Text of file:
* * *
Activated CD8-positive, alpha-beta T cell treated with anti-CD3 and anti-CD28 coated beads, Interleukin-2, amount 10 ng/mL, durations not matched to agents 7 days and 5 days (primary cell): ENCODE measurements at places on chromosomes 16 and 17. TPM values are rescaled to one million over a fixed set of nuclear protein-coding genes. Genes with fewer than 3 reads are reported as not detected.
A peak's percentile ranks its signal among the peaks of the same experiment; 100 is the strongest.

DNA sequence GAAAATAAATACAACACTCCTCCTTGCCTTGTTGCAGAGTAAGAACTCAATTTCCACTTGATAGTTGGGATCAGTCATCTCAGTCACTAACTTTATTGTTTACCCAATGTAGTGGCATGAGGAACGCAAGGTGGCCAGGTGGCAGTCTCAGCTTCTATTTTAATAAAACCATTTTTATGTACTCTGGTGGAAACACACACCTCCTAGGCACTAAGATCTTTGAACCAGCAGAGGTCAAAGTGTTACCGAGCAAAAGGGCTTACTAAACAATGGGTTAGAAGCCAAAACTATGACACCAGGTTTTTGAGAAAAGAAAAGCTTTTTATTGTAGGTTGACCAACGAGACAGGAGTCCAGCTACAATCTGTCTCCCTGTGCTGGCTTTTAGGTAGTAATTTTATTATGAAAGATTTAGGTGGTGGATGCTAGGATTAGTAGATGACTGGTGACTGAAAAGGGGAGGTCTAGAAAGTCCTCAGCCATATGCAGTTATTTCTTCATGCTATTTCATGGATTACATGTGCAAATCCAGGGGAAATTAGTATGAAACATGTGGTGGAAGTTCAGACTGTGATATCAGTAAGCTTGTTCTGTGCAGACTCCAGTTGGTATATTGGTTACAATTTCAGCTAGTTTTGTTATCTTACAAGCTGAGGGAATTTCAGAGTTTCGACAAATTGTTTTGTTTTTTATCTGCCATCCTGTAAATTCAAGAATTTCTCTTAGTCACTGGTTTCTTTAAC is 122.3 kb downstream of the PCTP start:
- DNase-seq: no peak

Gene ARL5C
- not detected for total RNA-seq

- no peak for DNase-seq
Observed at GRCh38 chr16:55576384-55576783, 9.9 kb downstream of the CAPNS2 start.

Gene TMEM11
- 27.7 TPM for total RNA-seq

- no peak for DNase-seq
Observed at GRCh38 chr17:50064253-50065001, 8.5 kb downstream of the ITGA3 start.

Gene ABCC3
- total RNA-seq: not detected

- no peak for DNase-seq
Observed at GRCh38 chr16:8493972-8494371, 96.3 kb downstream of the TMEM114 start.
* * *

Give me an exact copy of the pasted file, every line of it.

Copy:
Activated CD8-positive, alpha-beta T cell treated with anti-CD3 and anti-CD28 coated beads, Interleukin-2, amount 10 ng/mL, durations not matched to agents 7 days and 5 days (primary cell): ENCODE measurements at places on chromosomes 16 and 17. TPM values are rescaled to one million over a fixed set of nuclear protein-coding genes. Genes with fewer than 3 reads are reported as not detected.
A peak's percentile ranks its signal among the peaks of the same experiment; 100 is the strongest.

DNA sequence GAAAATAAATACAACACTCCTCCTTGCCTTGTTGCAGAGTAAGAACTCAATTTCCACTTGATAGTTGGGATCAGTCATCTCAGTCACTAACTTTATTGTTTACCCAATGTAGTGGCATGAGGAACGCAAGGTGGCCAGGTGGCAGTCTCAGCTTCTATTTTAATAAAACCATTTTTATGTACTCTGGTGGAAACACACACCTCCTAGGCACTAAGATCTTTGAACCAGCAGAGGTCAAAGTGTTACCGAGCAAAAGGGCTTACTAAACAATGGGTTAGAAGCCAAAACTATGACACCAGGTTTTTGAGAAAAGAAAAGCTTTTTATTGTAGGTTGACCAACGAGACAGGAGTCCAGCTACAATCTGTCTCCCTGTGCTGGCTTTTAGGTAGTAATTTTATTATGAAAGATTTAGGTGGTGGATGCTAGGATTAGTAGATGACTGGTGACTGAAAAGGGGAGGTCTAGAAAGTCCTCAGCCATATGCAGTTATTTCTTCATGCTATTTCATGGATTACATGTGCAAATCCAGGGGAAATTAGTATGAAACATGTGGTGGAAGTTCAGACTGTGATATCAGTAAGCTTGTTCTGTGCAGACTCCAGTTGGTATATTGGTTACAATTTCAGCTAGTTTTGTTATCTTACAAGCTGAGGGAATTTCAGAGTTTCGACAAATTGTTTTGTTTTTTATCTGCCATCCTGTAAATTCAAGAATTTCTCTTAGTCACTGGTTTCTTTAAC is 122.3 kb downstream of the PCTP start:
- DNase-seq: no peak

Gene ARL5C
- not detected for total RNA-seq

- no peak for DNase-seq
Observed at GRCh38 chr16:55576384-55576783, 9.9 kb downstream of the CAPNS2 start.

Gene TMEM11
- 27.7 TPM for total RNA-seq

- no peak for DNase-seq
Observed at GRCh38 chr17:50064253-50065001, 8.5 kb downstream of the ITGA3 start.

Gene ABCC3
- total RNA-seq: not detected

- no peak for DNase-seq
Observed at GRCh38 chr16:8493972-8494371, 96.3 kb downstream of the TMEM114 start.